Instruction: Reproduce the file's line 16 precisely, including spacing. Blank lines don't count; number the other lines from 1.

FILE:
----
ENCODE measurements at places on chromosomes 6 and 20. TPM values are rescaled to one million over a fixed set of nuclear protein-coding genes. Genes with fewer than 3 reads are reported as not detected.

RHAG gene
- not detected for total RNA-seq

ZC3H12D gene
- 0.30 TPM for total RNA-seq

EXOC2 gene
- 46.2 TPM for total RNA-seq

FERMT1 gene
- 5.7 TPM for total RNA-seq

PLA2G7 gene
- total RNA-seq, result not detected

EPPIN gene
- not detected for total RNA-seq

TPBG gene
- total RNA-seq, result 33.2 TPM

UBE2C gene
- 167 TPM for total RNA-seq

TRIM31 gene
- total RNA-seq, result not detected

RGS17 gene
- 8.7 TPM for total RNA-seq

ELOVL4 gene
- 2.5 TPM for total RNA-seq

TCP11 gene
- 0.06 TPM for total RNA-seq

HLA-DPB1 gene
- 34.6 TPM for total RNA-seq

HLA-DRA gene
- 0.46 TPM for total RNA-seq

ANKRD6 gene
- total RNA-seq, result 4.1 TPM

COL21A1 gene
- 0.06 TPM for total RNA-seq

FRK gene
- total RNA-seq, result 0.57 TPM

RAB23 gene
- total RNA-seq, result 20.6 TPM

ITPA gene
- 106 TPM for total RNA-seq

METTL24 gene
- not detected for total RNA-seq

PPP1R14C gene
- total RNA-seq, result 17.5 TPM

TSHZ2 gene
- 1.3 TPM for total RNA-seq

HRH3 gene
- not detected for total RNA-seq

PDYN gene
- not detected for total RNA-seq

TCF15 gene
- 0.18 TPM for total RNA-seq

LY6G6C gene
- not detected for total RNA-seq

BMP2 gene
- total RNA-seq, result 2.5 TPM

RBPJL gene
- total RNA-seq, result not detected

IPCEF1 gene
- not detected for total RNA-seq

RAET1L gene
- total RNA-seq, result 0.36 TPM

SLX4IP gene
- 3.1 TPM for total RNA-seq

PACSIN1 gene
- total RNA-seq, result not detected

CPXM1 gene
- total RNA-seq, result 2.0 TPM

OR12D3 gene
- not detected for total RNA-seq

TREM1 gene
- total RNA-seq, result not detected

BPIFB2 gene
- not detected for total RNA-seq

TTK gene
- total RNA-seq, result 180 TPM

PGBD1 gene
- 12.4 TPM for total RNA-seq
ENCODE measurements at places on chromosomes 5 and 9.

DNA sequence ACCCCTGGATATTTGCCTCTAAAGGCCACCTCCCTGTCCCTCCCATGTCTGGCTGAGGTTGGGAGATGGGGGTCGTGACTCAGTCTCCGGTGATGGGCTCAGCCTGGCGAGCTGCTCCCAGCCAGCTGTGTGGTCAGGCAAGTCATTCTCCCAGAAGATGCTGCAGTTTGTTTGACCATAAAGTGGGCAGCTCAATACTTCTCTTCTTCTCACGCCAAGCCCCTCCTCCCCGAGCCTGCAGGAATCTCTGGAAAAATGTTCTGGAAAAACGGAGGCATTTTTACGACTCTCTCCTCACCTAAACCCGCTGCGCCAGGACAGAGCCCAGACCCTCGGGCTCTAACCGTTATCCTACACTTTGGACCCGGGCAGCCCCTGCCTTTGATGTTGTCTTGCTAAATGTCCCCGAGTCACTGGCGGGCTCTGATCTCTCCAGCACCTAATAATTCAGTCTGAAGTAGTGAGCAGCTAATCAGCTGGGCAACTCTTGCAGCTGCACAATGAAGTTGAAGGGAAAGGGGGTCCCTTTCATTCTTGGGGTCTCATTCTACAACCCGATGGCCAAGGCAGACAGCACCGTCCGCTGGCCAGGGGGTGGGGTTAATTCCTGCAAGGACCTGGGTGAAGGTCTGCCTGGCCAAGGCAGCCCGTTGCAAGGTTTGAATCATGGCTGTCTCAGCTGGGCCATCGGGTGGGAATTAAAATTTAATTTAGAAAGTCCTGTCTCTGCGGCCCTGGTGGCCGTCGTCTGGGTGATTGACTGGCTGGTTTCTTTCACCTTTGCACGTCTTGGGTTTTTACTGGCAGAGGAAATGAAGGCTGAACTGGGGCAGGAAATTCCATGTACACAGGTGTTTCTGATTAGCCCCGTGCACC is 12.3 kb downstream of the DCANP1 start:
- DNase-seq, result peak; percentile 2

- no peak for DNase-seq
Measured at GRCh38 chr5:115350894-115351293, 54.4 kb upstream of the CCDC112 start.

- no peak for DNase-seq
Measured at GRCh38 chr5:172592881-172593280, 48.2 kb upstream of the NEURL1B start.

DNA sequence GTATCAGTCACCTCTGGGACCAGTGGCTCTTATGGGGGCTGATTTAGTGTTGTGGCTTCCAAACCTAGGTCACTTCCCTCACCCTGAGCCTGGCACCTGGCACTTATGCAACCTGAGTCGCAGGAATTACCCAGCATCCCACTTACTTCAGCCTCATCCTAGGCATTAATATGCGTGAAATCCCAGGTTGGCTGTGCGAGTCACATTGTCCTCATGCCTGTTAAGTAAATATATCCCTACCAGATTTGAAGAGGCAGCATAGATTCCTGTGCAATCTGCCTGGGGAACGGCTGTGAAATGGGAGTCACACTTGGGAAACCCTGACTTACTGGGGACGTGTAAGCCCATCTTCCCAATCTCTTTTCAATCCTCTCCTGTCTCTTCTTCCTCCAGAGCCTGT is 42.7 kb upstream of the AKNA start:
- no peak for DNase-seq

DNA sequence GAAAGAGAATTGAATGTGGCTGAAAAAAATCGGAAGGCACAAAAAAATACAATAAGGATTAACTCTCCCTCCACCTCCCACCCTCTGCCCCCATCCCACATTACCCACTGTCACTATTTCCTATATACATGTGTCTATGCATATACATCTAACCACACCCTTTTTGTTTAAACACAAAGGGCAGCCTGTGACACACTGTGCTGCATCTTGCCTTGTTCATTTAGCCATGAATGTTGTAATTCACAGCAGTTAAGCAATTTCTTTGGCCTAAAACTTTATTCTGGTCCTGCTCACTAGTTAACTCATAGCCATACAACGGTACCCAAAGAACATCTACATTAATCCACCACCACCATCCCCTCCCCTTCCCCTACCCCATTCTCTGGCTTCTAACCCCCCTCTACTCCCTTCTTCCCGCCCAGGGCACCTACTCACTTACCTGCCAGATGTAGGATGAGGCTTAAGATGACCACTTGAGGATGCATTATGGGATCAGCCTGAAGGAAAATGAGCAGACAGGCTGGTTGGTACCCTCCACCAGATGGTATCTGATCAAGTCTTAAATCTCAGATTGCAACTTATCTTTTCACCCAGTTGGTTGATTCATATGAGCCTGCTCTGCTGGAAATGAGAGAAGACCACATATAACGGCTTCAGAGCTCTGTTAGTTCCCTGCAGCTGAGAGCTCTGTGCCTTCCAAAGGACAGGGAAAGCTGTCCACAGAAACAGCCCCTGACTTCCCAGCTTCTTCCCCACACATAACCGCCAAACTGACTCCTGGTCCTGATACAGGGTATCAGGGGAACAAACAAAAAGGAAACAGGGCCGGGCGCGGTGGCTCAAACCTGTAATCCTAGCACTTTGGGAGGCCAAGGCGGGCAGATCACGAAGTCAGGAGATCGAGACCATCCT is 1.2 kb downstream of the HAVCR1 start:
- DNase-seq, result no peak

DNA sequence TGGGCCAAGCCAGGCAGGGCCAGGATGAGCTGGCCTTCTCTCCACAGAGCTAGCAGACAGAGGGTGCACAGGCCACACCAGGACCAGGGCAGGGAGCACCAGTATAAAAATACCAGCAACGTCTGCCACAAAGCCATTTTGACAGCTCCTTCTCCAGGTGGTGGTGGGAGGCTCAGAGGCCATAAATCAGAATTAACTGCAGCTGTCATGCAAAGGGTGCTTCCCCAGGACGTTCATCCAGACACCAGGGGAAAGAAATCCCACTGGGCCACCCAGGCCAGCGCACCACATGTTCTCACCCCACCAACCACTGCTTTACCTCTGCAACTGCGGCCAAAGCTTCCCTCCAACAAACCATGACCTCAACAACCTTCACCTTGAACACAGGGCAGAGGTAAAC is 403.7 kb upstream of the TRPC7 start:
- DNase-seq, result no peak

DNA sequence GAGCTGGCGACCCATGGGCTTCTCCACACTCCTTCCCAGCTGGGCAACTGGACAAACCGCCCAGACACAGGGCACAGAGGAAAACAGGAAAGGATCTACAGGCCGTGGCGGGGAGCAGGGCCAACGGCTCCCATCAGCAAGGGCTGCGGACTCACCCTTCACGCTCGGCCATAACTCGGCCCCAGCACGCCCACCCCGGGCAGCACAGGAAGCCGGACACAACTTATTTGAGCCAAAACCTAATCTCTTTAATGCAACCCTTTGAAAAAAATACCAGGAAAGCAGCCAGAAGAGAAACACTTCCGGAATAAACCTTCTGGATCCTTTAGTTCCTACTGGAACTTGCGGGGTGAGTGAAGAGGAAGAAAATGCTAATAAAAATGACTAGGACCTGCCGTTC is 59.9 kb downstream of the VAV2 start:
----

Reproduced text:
UBE2C gene